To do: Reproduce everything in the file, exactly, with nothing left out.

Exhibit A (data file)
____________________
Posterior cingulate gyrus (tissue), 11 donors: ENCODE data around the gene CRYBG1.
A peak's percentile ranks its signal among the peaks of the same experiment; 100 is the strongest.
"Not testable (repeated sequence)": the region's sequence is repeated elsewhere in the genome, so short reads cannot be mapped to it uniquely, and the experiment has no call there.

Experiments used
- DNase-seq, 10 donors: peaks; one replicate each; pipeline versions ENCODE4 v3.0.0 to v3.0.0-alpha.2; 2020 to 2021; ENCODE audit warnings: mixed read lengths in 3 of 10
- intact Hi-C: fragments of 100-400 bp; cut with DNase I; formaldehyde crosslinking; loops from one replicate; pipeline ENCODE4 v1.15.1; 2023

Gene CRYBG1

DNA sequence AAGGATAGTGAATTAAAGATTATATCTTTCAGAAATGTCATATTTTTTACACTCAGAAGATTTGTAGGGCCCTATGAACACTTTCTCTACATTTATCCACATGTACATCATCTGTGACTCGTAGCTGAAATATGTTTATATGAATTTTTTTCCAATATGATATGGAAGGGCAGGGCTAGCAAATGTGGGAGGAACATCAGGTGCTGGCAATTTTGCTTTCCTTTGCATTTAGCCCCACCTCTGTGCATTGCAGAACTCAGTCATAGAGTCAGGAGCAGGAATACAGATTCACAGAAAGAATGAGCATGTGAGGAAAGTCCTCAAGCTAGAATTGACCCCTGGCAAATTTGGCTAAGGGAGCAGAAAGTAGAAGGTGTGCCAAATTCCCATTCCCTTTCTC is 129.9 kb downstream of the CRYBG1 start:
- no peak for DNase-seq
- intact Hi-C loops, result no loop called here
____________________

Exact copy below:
Posterior cingulate gyrus (tissue), 11 donors: ENCODE data around the gene CRYBG1.
A peak's percentile ranks its signal among the peaks of the same experiment; 100 is the strongest.
"Not testable (repeated sequence)": the region's sequence is repeated elsewhere in the genome, so short reads cannot be mapped to it uniquely, and the experiment has no call there.

Experiments used
- DNase-seq, 10 donors: peaks; one replicate each; pipeline versions ENCODE4 v3.0.0 to v3.0.0-alpha.2; 2020 to 2021; ENCODE audit warnings: mixed read lengths in 3 of 10
- intact Hi-C: fragments of 100-400 bp; cut with DNase I; formaldehyde crosslinking; loops from one replicate; pipeline ENCODE4 v1.15.1; 2023

Gene CRYBG1

DNA sequence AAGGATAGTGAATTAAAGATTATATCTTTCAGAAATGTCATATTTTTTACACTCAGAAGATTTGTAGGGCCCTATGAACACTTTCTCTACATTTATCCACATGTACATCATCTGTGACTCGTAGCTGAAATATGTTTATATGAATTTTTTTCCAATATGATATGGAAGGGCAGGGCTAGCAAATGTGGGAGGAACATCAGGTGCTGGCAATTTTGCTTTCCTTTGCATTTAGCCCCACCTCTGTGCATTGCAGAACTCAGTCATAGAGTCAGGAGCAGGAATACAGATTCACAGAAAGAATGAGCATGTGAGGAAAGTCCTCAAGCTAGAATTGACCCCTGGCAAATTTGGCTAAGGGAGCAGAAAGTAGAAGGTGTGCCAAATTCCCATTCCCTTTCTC is 129.9 kb downstream of the CRYBG1 start:
- no peak for DNase-seq
- intact Hi-C loops, result no loop called here